In February, I had the great pleasure of co-presenting a workshop at the DC Interfaith Leaders Summit with Amber Hacker, the Alumni Director for Interfaith Youth Core. In our workshop we encouraged attendees to cultivate a personal theology or ethic for interfaith cooperation, specifically with a focus on public interfaith engagement. Following the workshop, I spent the spring semester discussing related issues with students, and building tools for public interfaith engagement through social justice initiatives. This post has grown out of those conversations and experiences. What continues to emerge is the relationship between personal ethics and religious literacy, the role of ignorance in perpetuating violence, and the need for continual re-commitment on the part of those who are dedicated to using interfaith collaboration as a means to making the world a better place.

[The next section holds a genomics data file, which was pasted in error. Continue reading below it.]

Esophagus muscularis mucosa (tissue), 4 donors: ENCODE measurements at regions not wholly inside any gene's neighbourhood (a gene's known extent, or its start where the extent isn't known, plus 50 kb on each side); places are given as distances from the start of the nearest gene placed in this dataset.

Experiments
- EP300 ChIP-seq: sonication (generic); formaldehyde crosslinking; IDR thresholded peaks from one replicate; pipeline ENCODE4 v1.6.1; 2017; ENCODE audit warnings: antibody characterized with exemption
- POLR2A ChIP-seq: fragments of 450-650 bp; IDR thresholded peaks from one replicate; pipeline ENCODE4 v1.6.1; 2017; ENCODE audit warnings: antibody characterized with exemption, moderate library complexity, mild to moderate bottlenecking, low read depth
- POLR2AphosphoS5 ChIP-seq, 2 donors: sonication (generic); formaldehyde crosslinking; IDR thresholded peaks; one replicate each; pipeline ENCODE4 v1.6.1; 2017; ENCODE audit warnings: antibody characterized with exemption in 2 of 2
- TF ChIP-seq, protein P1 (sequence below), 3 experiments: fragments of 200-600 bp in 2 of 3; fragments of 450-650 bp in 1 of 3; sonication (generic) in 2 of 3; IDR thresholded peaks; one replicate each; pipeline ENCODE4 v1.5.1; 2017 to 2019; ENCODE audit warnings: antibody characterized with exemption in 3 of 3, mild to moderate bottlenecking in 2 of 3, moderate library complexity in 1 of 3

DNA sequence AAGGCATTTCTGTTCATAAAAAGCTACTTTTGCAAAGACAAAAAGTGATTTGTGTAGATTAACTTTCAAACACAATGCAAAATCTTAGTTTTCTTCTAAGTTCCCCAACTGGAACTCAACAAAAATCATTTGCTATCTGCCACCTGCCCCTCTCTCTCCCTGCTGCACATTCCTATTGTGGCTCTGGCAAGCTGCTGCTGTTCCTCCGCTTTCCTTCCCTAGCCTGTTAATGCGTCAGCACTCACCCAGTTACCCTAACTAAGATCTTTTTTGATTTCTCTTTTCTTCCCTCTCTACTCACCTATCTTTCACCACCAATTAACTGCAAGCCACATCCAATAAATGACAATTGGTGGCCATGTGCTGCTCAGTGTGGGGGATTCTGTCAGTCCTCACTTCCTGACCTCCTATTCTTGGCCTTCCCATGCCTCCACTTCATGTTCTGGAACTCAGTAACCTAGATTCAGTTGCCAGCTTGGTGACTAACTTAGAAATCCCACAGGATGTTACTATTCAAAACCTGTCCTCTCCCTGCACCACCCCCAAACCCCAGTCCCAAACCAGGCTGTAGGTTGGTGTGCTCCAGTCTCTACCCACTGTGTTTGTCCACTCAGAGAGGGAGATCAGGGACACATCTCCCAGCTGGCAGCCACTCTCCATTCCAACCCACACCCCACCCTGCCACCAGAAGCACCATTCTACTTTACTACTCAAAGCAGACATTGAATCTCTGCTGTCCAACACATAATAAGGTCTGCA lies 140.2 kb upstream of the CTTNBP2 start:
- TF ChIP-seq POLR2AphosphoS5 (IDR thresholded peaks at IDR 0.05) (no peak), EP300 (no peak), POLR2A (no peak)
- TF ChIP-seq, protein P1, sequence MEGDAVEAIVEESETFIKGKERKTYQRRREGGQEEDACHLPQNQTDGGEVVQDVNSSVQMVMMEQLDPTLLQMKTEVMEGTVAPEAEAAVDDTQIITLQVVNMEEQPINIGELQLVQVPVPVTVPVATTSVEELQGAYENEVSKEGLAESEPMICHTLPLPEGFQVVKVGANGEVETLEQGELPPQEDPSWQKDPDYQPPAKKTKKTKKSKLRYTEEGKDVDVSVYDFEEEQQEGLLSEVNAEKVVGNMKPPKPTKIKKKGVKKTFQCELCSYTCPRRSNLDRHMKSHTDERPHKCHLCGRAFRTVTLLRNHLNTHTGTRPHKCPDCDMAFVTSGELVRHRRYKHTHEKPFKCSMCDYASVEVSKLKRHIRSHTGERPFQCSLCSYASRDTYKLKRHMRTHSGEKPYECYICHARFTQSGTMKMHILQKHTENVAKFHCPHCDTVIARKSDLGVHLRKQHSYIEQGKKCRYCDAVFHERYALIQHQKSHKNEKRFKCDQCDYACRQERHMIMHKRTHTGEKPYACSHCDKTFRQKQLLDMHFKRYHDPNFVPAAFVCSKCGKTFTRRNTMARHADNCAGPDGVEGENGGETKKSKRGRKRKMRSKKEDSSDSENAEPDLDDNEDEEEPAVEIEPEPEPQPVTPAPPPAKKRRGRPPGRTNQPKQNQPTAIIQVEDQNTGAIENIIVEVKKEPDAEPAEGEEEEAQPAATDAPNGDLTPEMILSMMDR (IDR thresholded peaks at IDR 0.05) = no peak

Being able to identify something in one’s own religious or ethical tradition that not only allows for but actively encourages interfaith cooperation or community building with others and Others is helpful for grounding one’s commitments as well as inspiring others. We tend to focus on how to engage with others and Others, how to find a common language of compassion and understanding with people with different philosophical or religious orientations than we do. For many, being able to articulate what from within one’s tradition supports interfaith cooperation is necessary to explain to members of their own community or even their own families why interreligious engagement and collaboration is so important. Coming from the Humanist and atheist community, I know this difficulty firsthand.